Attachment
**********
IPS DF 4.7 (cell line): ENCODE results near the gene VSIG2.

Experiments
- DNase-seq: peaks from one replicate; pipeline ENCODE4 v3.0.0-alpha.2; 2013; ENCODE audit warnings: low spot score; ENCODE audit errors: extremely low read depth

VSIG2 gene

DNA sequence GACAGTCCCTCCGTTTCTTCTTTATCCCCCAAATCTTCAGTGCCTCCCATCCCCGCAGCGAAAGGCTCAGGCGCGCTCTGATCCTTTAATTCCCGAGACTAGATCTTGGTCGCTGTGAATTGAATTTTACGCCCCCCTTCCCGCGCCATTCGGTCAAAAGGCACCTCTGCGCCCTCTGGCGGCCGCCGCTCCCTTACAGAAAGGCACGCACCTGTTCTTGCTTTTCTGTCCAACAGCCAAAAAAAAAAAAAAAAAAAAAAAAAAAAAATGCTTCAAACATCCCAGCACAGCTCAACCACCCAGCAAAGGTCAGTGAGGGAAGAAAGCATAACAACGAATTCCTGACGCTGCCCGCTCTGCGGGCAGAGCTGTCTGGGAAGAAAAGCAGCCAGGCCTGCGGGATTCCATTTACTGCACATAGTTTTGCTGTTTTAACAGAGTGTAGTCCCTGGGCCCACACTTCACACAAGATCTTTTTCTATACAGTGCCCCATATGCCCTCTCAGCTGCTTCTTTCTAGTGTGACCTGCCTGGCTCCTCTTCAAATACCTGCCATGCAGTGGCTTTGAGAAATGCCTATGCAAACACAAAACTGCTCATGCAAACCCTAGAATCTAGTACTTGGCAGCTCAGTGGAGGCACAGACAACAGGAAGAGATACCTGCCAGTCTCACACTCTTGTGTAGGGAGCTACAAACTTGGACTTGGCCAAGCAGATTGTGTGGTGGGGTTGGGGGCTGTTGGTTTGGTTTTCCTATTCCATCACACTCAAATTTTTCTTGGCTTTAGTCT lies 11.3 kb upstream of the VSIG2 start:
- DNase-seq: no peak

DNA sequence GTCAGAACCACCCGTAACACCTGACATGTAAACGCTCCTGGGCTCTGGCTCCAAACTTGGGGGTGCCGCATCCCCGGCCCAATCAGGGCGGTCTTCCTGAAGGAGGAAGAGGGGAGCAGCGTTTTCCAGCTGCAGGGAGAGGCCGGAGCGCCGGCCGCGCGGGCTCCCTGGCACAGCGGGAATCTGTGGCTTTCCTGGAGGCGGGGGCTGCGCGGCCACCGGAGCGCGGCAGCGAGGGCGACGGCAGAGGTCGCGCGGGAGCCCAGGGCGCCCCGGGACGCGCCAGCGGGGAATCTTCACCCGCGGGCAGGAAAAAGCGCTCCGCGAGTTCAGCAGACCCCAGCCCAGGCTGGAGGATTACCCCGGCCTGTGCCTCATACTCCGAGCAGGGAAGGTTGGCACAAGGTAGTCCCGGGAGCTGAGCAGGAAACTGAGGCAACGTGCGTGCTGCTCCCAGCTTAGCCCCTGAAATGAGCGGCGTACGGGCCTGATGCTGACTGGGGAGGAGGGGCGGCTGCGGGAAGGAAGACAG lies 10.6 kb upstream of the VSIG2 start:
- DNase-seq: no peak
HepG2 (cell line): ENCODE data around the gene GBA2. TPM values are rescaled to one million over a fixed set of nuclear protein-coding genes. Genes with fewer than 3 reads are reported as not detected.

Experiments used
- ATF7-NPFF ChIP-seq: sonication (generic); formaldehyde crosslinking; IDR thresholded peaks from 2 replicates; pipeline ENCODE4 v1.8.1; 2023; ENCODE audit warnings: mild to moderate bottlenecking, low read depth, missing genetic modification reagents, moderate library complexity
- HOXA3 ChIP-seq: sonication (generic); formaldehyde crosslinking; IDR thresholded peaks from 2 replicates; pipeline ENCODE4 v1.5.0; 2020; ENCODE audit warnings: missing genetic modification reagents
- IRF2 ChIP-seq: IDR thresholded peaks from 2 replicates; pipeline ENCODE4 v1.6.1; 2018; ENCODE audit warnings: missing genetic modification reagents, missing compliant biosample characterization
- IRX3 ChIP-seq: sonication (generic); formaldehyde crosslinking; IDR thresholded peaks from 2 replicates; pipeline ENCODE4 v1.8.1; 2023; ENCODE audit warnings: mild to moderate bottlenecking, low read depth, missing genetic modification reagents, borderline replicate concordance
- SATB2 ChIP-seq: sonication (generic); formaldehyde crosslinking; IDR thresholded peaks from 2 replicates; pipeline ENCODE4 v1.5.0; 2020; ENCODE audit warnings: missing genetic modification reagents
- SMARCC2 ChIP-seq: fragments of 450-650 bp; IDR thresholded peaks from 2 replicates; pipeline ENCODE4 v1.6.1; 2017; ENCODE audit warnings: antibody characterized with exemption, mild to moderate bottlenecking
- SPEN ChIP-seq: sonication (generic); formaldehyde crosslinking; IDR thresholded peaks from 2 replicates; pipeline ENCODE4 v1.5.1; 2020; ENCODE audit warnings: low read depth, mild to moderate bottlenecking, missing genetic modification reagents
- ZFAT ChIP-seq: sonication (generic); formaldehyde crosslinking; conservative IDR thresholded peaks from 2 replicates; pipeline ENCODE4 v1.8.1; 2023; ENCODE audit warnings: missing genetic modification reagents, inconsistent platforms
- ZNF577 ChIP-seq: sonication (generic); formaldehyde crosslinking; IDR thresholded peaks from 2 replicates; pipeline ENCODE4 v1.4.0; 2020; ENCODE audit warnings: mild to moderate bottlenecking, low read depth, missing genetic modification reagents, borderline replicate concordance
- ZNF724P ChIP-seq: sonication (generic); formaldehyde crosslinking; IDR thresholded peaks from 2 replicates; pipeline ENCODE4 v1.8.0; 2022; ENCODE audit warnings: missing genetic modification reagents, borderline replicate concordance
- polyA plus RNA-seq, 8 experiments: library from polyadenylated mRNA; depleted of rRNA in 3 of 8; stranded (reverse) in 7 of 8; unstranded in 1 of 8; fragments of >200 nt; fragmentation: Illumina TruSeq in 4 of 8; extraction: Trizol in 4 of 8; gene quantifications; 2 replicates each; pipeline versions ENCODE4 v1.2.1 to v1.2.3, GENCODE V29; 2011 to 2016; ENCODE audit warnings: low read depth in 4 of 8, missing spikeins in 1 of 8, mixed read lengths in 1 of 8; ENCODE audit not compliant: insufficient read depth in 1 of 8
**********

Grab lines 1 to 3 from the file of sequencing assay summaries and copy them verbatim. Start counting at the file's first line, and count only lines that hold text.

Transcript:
IPS DF 4.7 (cell line): ENCODE results near the gene VSIG2.

Experiments
- DNase-seq: peaks from one replicate; pipeline ENCODE4 v3.0.0-alpha.2; 2013; ENCODE audit warnings: low spot score; ENCODE audit errors: extremely low read depth